I received an e-mail from a reader who brought to my attention the fact that different sectors of the U.S. economy have very, very different records of building wealth for the shareowners, and he shared with me a story of how his father handed him a chart of each sector’s performance as an aid for him as he began making substantial investment decisions in his own life (he disclosed to me that he invested a bit here and there, and then upon seeing his salary go up big time, he was able to start investing $2,500 per month and began to take things more seriously).
In May 2007, the financial sector replaced the energy sector as the largest component of the U.S. economy. Banks, notably Wachovia, Citigroup, Lehman Brothers, Bear Stearns, Bank of America, JP Morgan, and a few others, began employing “high-grade structured credit strategies” in building the real estate portfolios on the bank’s balance sheets.
What that means is this: A bank like, like New Century Financial, would lend $150,000-$200,000 to borrowers with shaky credit histories in order to purchase a $200,000 home. But New Century Financial didn’t just sit on these mortgages and collect the high interest + principal on the payments from the families that had taken out mortgages. Instead, what they would do is bundle these mortgages together—with the thousands of other low-credit quality mortgages in their portfolio—and sell little slices of them to the banks mentioned above. During ordinary and good economic times, and when property values were rising, these loans proved extremely lucrative as these bundled loans would earn returns of 11%, 12%, or 15% per year.
In the 1790s, the Bank of New York and the Bank of the United States issued the first ever stock certificate creations of publicly traded stocks for American banks, water utilities, and railroads. Over 400 businesses were created in America’s first two decades of existence, and eighteen of them had their shares traded on a weekly basis (for the rest, you would have to physically contact the owners and get them to sign over their stock certificates to your own in exchange for cash. This was a massive inconvenience, although it came with the side effect of making people actually understood that buying stock meant ownership, and the inconvenience hopefully led to extra contemplation before buying just any old stock willy nilly).
In 1934, Judge Sutherland of the United States Supreme Court wrote one of the most important opinions in Supreme Court history when he outlined why Americans finding themselves facing unsurmountable debts have a right to a fresh start which naturally includes the discharge of burdensome debt. In the case of Local Loan v. Hunt, 292 U.S. 234 (1934), Judge Sutherland wrote as follows:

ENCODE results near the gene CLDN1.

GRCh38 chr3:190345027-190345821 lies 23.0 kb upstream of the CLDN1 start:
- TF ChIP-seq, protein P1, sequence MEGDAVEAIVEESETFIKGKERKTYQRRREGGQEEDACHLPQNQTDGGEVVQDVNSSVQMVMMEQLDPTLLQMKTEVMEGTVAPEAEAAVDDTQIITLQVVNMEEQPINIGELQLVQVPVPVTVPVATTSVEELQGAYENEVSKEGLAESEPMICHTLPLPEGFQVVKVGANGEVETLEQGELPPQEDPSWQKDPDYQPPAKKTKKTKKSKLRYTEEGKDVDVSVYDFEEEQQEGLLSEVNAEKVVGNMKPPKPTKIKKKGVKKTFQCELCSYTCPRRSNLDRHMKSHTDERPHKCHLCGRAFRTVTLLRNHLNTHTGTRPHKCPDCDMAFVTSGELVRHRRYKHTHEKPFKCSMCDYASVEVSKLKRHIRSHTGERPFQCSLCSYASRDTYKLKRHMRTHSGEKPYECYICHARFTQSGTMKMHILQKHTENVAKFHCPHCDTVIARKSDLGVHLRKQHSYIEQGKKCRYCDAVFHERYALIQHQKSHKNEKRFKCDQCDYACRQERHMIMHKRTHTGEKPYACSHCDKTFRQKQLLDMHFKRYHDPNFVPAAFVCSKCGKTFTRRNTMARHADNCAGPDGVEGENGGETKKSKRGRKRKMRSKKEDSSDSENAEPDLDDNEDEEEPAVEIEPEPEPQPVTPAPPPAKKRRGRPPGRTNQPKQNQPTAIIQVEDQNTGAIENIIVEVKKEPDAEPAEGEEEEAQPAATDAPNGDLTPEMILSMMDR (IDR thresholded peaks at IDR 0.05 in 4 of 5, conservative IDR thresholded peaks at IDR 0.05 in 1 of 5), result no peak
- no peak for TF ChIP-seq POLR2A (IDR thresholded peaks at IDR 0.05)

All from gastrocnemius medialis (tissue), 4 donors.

“One of the primary purposes of the Bankruptcy Act is to ‘relieve the honest debtor from the weight of oppressive indebtedness, and permit him to start afresh free from the obligations and responsibilities consequent upon business misfortunates.’ This purpose of the act has been again and again emphasized by the courts as being of public as well as private interest, in that it gives to the honest but unfortunate debtor who surrenders for distribution the property which he owns at the time of bankruptcy, a new opportunity in life and a clear field for future effort, umhampered by the pressure and discouragement of pre-existing debt…
When someone is first introduced to stock market investing, they will often hear that stocks are supposed to return 10% annually over long periods of time, and this is the reason why it is worth seeing your paper worth fall by 50% at three or four different points over the course of your lifetime. People who are critical of this information say it is misleading because it promotes survivorship bias—the survivorship bias being that the United States is a highly fortuitous country because it spent the past 200+ years transitioning from being a ward of the English empire into becoming a standalone empire with a $17 trillion market of goods. People are right to wonder whether the results of the United States since 1800 are something that the United States can replicate in the future, and/or whether other countries will be able to replicate that success in the future.